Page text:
6. The system of claim 5, further comprising a Nocast adapter, the Nocast adapter comprising: a horizontally elongate bar; a notch and a hole coincident with the notch formed at a first end of the elongate bar; a clamp for receiving a batting tee on a second end thereof; and wherein the notch engages the mounting head so as to extend over the mounting head at a tee mounting location and attach the Nocast adapter thereto such that the Nocast adapter extends horizontally out from the mounting head.
7. The system of claim 5, further comprising a Stayback adapter, the Stayback adapter comprising: a rod shaped member mountable in one of said mounting locations where a batting tee may be placed, said rod shaped member being bent to an angle such that, when a first end of the Stayback adapter is mounted to the mounting head, a second end of the Stayback adapter extends horizontally away from the mounting head.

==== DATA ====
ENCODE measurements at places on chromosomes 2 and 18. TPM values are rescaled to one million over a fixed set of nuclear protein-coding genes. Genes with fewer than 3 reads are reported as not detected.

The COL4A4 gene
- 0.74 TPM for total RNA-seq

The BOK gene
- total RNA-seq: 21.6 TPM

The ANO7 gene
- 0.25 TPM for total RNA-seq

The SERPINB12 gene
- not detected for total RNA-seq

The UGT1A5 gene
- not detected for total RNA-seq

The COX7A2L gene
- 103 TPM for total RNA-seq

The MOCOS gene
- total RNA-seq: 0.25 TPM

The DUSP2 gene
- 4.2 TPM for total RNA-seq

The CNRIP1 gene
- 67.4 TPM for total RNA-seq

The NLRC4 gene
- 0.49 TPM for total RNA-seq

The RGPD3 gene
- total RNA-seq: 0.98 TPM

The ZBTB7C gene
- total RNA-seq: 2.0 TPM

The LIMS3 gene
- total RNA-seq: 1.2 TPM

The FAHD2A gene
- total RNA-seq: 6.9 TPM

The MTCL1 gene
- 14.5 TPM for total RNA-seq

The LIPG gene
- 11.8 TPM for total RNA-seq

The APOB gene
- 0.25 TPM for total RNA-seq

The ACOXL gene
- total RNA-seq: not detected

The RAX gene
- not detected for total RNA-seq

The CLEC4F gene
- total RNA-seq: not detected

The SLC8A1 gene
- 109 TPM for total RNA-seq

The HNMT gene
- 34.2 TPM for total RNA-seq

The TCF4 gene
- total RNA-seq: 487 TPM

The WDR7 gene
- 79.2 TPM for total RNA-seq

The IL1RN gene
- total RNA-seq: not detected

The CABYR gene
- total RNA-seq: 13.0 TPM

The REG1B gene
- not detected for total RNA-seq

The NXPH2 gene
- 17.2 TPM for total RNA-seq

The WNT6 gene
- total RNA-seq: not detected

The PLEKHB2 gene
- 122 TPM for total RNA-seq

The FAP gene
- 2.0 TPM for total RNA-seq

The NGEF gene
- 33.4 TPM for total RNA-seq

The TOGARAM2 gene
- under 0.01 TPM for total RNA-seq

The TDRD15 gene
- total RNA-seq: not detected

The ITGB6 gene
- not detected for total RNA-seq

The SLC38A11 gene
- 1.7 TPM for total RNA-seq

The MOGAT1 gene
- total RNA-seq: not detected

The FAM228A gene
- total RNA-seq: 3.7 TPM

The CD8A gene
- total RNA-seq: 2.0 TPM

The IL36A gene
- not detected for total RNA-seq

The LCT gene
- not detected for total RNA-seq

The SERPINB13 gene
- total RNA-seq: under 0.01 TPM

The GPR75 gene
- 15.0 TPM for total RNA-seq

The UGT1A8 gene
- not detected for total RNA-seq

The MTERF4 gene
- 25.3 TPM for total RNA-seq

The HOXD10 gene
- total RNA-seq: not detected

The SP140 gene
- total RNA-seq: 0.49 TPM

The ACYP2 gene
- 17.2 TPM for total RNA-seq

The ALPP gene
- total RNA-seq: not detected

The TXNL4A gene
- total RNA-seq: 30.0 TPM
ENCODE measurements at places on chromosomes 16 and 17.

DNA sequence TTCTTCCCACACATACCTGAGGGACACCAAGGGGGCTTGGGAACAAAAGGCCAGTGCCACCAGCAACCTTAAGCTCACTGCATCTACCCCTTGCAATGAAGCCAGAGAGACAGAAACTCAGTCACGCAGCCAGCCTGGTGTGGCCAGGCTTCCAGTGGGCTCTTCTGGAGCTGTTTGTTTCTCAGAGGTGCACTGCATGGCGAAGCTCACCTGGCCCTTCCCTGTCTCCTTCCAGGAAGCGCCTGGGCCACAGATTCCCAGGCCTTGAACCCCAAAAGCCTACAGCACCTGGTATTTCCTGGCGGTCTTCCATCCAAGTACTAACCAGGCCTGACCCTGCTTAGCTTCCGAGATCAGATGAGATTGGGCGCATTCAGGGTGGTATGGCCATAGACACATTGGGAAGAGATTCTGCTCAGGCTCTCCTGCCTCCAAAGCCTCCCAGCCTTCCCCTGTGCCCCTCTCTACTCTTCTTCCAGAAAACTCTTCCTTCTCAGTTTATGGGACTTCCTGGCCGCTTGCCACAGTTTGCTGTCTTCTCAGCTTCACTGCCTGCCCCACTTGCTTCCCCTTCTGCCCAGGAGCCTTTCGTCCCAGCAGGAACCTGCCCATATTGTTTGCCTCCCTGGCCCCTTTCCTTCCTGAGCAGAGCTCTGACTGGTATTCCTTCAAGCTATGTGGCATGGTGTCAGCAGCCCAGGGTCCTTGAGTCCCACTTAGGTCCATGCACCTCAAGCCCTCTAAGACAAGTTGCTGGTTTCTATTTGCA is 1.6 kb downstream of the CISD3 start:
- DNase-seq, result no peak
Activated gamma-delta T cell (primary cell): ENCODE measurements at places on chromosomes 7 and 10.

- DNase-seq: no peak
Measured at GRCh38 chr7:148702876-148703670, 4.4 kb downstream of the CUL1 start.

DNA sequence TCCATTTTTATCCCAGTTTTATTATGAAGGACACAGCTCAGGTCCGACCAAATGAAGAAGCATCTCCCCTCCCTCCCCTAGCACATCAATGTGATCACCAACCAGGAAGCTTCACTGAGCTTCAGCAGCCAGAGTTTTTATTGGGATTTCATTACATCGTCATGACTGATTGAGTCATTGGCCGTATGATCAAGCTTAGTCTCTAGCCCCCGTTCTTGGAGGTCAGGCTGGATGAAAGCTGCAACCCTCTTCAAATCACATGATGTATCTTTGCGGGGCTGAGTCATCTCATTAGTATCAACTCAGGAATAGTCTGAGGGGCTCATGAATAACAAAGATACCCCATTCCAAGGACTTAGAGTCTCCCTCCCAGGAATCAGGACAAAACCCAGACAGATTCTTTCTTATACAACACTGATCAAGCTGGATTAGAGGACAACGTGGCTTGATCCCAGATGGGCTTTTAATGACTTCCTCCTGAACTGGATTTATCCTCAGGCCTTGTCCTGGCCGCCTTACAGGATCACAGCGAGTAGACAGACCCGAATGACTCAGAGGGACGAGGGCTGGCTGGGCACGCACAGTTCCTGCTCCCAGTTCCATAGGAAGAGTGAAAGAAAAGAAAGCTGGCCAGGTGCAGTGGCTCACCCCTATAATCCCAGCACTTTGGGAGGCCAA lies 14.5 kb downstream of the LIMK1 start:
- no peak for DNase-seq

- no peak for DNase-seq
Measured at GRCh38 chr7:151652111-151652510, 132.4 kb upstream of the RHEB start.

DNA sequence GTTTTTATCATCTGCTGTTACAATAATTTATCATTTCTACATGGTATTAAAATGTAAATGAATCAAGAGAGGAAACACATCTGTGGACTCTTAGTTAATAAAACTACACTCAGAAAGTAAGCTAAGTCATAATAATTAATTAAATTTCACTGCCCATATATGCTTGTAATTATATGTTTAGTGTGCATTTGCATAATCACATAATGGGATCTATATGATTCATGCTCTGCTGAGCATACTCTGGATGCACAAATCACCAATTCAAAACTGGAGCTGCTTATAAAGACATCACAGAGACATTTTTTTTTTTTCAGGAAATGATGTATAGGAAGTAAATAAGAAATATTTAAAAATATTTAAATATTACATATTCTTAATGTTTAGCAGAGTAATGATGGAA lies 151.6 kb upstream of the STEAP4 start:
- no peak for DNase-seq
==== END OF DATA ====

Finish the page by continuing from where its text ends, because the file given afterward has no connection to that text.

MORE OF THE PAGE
8. The system of claim 7; wherein the Stayback adapter further comprises a mount located on the second of the rod, the mount receiving an elongate rod therein to lengthen the second end of the Stayback adapter.
9. The system of claim 7, wherein the Stayback adapter is bent to approximately a 70 degree angle.
10. The system of claim 4, wherein the mounting head has a clamp for receiving a batting tee, the clamp comprising: a hole through the mounting head; a cavity formed in the mounting head coaxial with the hole; a nylon tube which is cut lengthwise on a single side thereof, the nylon tube being held captive in the cavity in the mounting head, the tube being sized to create an interference fit with a batting tee which is inserted therethrough.
11. The system of claim 5, further comprising a plurality of batting tees disposed in different mounting locations on the mounting head.